by Jack Sommersby
Opened to good reviews and decent box-office revenue, though it deserves to be seen by a lot more moviegoers tired of substandard American thrillers.In the fascinating police thriller Internal Affairs, Richard Gere gives a mesmerizing performance as Dennis Peck, a veteran Los Angeles street cop both exceedingly charming and quintessentially corrupt. He indulges in bribes, racketeering, money laundering, and even hires himself out as a hit man for high five-figures paydays; he puts his three ex-wives and eight children up in half-million-dollar homes and drops by with fat envelopes of cash every month; and because he's one of the most productive officers on the force, all of the men respect him, especially the ones Dennis has gotten moonlighting security jobs at the Galleria because he's friendly with the head of security. Dennis is on top of everything, and so is Gere, who plays this complete sleazoid charismatically and unapologetically. Gere has been excellent in roles where he was ideally cast (the Navy cadet in An Officer and a Gentleman, the tough Chicago cop in No Mercy) and weak in roles where he was miscast (the title role in King David, the South American physician in Beyond the Limit); here, sporting a gray brush cut and looking amazingly fit, he makes Dennis a villain we love to despise -- Dennis's attractiveness to women is palpable, and he uses his suavity to manipulate those who might mean him harm by seducing their women to keep them off-balance and get valuable information on them he can use. In this bravura villainous turn, never does Gere try to soften Dennis the way a less secure, image-conscious actor would -- this is the best cinematic antagonist since Michael Douglas's Gordon Gekko in Wall Street (a role, incidentally, that Gere was offered and turned down). Dennis has a weak link, though: his young partner, Van Stretch (William Baldwin), a temperamental cokehead who's beaten up three suspects in less than a year, which has caught the attention of the department's Internal Affairs division, whose new officer, the ambitious Raymond Avilla (Andy Garcia), knew Van during their training at the academy. Van has also been habitually beating his wife, Penny (Faye Grant), a bank employee who's been illegally approving fraudulent loans for lavish homes for her and Van and Dennis and his women. With it obvious that Van couldn't be masterminding any of this, Avilla and his partner, Amy Wallace (Laurie Metcalf), suspect Dennis is pulling the strings, and this sets up the central conflict between Dennis and Raymond, both of whom are willing to break the rules along the way to get what they want.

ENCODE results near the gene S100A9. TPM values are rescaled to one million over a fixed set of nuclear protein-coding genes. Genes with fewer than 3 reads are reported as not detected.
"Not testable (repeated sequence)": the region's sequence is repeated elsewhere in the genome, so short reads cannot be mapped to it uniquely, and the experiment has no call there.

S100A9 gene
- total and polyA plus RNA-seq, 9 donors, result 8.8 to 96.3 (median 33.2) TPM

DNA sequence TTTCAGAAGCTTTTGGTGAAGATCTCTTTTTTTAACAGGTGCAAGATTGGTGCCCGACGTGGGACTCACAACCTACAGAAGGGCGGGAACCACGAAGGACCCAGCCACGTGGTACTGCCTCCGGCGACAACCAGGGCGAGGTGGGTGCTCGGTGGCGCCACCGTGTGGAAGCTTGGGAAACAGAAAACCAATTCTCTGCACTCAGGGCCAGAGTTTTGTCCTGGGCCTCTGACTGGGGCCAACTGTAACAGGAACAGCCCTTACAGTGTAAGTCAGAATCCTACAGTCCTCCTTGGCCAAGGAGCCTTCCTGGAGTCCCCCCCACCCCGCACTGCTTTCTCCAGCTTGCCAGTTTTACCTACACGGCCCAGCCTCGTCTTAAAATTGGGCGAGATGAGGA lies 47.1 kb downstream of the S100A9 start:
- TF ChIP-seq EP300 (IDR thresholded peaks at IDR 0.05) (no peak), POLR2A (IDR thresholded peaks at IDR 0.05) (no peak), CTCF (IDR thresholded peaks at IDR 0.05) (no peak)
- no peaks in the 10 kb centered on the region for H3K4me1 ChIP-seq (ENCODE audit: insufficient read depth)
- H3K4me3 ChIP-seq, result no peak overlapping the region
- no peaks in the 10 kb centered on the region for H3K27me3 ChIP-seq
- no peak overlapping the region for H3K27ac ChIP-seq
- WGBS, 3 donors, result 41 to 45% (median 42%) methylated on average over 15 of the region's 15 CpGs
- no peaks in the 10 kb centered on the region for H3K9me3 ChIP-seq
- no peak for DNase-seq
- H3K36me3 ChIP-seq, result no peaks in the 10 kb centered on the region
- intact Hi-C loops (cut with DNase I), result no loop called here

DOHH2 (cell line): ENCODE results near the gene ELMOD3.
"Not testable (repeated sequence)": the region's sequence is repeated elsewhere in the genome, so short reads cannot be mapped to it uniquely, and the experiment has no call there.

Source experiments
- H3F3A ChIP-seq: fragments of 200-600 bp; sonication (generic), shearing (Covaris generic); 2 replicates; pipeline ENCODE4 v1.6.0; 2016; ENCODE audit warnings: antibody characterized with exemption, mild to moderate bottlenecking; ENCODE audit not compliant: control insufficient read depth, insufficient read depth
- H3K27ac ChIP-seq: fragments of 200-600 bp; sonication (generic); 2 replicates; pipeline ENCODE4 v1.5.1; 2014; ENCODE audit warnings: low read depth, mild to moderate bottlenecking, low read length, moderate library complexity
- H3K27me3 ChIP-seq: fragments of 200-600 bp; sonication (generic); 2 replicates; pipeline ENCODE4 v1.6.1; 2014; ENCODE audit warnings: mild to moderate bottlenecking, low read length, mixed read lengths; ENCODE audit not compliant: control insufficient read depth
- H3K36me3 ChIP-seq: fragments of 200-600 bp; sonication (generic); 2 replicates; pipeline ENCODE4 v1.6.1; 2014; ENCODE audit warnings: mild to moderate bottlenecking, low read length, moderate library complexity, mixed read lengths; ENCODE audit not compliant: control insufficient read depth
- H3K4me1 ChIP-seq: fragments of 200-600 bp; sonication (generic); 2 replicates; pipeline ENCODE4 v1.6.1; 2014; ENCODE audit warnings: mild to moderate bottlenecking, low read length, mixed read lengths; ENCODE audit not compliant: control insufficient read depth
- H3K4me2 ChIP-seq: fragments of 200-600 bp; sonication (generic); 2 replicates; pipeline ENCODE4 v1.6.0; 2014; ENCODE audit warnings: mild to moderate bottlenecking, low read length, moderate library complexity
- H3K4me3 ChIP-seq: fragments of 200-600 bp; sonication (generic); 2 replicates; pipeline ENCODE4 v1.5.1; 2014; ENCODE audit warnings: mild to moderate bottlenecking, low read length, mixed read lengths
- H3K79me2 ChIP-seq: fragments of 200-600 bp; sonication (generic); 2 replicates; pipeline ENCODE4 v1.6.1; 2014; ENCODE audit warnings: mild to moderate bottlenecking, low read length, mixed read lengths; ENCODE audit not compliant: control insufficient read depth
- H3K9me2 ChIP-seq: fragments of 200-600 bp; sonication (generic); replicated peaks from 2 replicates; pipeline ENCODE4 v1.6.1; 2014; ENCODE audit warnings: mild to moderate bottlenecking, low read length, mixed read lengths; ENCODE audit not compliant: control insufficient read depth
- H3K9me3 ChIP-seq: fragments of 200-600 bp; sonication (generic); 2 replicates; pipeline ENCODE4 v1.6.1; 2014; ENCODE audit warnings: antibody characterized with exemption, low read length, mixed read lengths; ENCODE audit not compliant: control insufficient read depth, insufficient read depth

"An Intense, Tantalizing Crime Tale"
If the movie's hero were as forceful as its anti-hero, Internal Affairs could've been a mini-classic. But Garcia, after impressive turns as the drug kingpin in 8 Million Ways to Die and the sharpshooter in The Untouchables, is closed-off, uncommunicative, joyless. He's so intent on being "smolderingly intense" that he's borderline comatose; it's only during his emotional outbursts that he comes alive -- Dennis makes Raymond suspect he's successfully seduced his wife Kathleen (Nancy Travis), and when his Latino machismo is unleashed, it's with a Biblical fury. Luckily, the movie is so phenomenally well-controlled that Garcia isn't enough to derail it. The director is Mike Figgis, a Brit whose previous effort was the low-key London crime tale Stormy Monday; overall, it was slight and undernourished, but it was moodily expressive in its own right, and Internal Affairs is even better. Figgis goes for texture, atmosphere: there's a dreamy allure to the idyllic/menacing contrasts reminiscent of David Lynch's Blue Velvet; with the help of the ace Chinatown cinematographer John A. Alonzo, Figgis gives us blindingly sunny L.A. exteriors that give way to shadowy dark exteriors at night where Dennis slithers around in his patrol car touching bases with his underworld contacts. (Dennis has refused offers of promotion to plain-clothes detective: he likes it on the street, for the action, the graft from the pimps and prostitutes he protects by claiming them as "informants.") Figgis also composed the excellent music score, and with his assured directing and snappy scene transitions, the movie is all of a piece -- though he didn't write the screenplay, Figgis has lucidly "envisioned" it from first scene to last; he gets all the effects he's after. Harry Bean did the script, and as has unfortunately become common in this genre, an initially plausible story eventually gives way to some illogicalities. Dennis gives Raymond a severe, unprovoked beating in a police-station elevator even though anyone could've stumbled upon them. Late in the game, Dennis indulges in kinky sex in the home of a woman whose husband hired him for hit-man duty just so a violent episode can ensue. And the final confrontation requires Dennis to show up at the last conceivable place a truly smart person now wanted by the police would. Still, Bean has penned very good dialogue, and though we'd like to know more about how Dennis acquires all the dirty money that he does, the tail ends of this are satisfying enough. Internal Affairs, despite its shortcomings, is that rare American thriller that actually delivers the goods.Though letterboxed, the DVD is anamorphic and pretty mediocre.
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originally posted: 03/14/14 04:49:31